They say you can judge how a person lived their life by how many people show up to their funeral. Of course this statement should be left out if there are only 5 people out here. But that’s not the case, so moving on.
I’m sure by now most of you have read Dr. Applewhite’s obituary, if not, consider it your last bit of “green material”. His obituary was the cliff notes to his professional career. Imagine trying to summarize “Gone with the Wind” in 1 page…it kind of can’t be done. However, we are not here to talk about everything my father did, not the hundreds of thousands of lives he saved, nor the infinite amount of lives he influenced. We are here to talk about how he lived.
Imagine for a second you had the power to play God… you get to pick who dies and who gets to live by way of your scalpel and instincts as a surgeon. Of course 20 years of grueling training might help a little too...be that as it may, imagine you had the skill to quite literally bring someone back from the brink of death, and the knowledge to do it confidently….well here is a stereotype: most neurosurgeons are jerks, as one of the most highly trained physicians they’re just a different breed altogether. But not Dr. Applewhite…
As a very close friend of his once said when she first met him, “Ok, so here’s a guy with a pony tail, a lizard on his ear, a hippie shirt, hemp bracelets and Jesus sandals??? Yeaaaa right he’s a neurosurgeon…but that was really him…he never passed a nurse, a security officer, or an Operating Room tech that he didn’t know by first name.
Here’s something probably none of you know…during the pinnacle of his career…YOUR teacher, that humble man that would roam around the hallways preaching A&P all day long and would go out of his way to make his class fun and interesting, was considered the top neurosurgeon in the country in his field (microvascular neurosurgery and head and spine trauma), but he would’ve never confessed that. Only his peers and a handful of people ever knew that. Because glory, fame and fancy cars were not what he was about. Pro bono work in 3rd world countries (like Angels of Mercy), cave exploring, scuba diving, riding bikes, camping and a strong bond with family is what motivated him.
It was quite evident the happiest chapter of his life began when he initiated a teaching career at St. Johns River State College. This was his true love. He retired from the Operating Rooms and went straight into the Classrooms like he always dreamed. Guiding and shaping young minds was most gratifying to him. His 3 sons can vouch for his teaching style. He made you understand things. Throughout his whole life he said, “The more you understand, the less you have to remember.”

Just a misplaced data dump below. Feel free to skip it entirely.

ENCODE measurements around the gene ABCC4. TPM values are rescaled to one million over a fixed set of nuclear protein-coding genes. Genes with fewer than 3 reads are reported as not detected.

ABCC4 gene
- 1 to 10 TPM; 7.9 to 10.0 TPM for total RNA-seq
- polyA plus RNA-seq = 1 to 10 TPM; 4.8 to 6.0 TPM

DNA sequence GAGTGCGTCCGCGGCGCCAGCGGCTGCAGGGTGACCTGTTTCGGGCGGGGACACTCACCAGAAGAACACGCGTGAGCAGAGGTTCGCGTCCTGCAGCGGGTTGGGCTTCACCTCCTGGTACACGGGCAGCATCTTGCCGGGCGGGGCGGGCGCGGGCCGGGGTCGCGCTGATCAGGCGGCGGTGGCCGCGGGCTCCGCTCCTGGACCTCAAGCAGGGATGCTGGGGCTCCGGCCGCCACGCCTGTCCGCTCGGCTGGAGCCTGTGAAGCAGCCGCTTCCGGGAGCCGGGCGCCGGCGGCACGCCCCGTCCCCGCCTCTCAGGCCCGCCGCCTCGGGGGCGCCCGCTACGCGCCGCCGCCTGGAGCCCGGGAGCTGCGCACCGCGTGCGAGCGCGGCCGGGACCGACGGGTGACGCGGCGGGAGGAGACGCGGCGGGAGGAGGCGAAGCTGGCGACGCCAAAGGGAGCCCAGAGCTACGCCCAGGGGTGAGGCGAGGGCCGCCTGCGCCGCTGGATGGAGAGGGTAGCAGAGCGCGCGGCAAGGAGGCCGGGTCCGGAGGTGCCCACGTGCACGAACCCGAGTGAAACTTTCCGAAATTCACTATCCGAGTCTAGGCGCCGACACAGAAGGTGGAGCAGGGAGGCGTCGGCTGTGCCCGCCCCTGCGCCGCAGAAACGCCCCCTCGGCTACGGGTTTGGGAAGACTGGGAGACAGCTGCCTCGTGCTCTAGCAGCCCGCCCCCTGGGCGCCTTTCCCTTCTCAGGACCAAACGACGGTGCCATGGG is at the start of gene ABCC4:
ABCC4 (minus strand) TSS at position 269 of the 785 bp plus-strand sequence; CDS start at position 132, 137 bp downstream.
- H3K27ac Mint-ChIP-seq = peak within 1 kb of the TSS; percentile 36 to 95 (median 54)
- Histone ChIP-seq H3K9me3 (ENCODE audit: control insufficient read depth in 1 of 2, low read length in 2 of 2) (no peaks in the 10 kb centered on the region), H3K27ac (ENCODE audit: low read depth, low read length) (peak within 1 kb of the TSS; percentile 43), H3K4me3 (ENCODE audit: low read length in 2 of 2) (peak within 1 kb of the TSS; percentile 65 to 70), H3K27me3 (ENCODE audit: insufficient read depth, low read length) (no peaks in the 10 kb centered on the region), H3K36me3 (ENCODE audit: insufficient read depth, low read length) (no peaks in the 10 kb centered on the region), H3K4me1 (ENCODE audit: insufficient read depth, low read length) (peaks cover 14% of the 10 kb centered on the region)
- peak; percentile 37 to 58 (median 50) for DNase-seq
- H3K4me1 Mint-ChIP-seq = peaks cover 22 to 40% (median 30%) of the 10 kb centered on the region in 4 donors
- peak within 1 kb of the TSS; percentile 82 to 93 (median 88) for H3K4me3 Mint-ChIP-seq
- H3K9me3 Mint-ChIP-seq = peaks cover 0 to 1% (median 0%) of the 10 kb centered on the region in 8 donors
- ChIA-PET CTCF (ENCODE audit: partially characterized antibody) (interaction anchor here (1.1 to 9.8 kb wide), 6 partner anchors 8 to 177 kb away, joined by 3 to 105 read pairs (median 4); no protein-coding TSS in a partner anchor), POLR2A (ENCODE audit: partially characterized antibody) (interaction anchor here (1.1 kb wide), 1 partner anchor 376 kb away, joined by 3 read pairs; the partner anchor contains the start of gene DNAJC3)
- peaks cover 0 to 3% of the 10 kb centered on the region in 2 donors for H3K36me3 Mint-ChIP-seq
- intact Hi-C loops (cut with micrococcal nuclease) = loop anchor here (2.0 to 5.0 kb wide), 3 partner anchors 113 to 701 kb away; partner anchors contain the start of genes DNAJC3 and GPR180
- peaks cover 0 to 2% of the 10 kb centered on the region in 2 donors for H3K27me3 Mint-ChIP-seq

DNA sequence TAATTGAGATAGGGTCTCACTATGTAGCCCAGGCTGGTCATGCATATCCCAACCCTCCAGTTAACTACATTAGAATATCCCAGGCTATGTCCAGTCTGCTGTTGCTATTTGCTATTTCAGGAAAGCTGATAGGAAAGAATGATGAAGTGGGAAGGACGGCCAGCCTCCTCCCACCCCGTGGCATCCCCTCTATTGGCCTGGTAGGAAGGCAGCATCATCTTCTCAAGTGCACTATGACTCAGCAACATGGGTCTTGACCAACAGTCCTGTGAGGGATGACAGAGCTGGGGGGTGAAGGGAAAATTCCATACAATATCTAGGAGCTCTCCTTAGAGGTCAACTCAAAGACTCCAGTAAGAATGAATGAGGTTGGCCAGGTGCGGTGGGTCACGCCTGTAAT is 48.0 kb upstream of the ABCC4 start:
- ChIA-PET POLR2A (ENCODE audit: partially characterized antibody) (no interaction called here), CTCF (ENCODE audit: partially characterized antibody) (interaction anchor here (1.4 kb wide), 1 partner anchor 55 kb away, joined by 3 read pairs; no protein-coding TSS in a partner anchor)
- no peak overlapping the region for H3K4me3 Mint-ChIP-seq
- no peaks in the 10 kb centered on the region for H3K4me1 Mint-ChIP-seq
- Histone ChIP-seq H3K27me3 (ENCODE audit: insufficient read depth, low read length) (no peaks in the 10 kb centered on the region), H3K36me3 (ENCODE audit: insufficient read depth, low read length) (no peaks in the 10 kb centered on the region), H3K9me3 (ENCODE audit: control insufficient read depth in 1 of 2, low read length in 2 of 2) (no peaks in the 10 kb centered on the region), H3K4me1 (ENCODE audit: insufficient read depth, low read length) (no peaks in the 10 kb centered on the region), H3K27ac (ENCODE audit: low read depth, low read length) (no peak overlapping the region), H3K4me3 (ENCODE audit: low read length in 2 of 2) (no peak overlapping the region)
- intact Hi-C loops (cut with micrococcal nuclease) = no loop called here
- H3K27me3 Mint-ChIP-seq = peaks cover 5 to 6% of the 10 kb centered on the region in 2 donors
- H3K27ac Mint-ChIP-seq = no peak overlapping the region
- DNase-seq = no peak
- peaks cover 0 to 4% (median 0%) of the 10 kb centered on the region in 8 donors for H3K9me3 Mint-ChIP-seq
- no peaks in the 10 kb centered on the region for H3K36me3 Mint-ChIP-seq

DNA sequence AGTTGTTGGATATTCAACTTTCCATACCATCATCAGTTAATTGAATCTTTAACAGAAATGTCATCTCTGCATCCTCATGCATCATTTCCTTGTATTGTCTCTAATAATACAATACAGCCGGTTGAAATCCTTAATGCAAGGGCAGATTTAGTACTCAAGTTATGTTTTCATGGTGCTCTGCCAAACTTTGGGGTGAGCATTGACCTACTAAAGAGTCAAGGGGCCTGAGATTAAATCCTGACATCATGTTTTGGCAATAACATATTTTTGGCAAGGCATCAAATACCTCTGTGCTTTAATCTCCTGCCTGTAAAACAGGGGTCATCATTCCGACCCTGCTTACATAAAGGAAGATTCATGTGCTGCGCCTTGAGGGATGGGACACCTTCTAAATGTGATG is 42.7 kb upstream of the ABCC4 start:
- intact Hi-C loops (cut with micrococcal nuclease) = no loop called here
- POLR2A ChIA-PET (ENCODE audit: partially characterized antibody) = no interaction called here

Much like Angels of Mercy, operating on brain aneurisms in the jungles of Panama, he believed in “no child left behind” way before Governor Bush did. Very frequently he would donate his time by leading study sessions at Barnes and Noble well after office hours were over. He really had a passion for educating and guiding students, young and “Non traditional” whatever that means...age is just a number.
Words really can’t describe the legacy and positive impact left everywhere he planted roots. Again, Gone with the wind in one page. He always loved St. Augustine, living the Salt Life, humble, simple, appreciating those finer aspects of life. He was a real road warrior, a true biker, not a “trailer your bike and then ride 5 miles”…oh no, he didn’t even own a trailer…he rode around the country for 3 weeks every summer and took multiple shorter trips all over the place year around. He loved kayaking, camping, off roading in his Jeep nick-named “Babaloo”, and of course spending time with family.
The essence of his philosophy is very well appreciated in a quote he had posted on his office door, “Life should NOT be a journey to the grave with the intention of arriving safely in an attractiveand well preserved body, but rather to skid in sideways,rum and coke in one hand, a Cuban cigar in the other, body thoroughly used up, totally worn out and screaming WOO HOO what a ride!", and that’s definitely how he lived his life.
Ultimately, he died exactly how he wanted, maybe not when, but certainly how, with his 3 sons, and only his 3 sons by his side, comfortable and quiet in the middle of the night. He lived a great life and urged his family to be sure to celebrate it after he left. He insisted his ashes be spread in the ocean so that he could be returned to Mother Earth. So please remember him, love his memory, have a drink or two in his name and celebrate his life. That is why we are all here today. This is our final assignment by the best teacher to ever live. So, remember the good times, feel joy and pride to have been a part of him, and lastly do not weep, for this is the circle of life.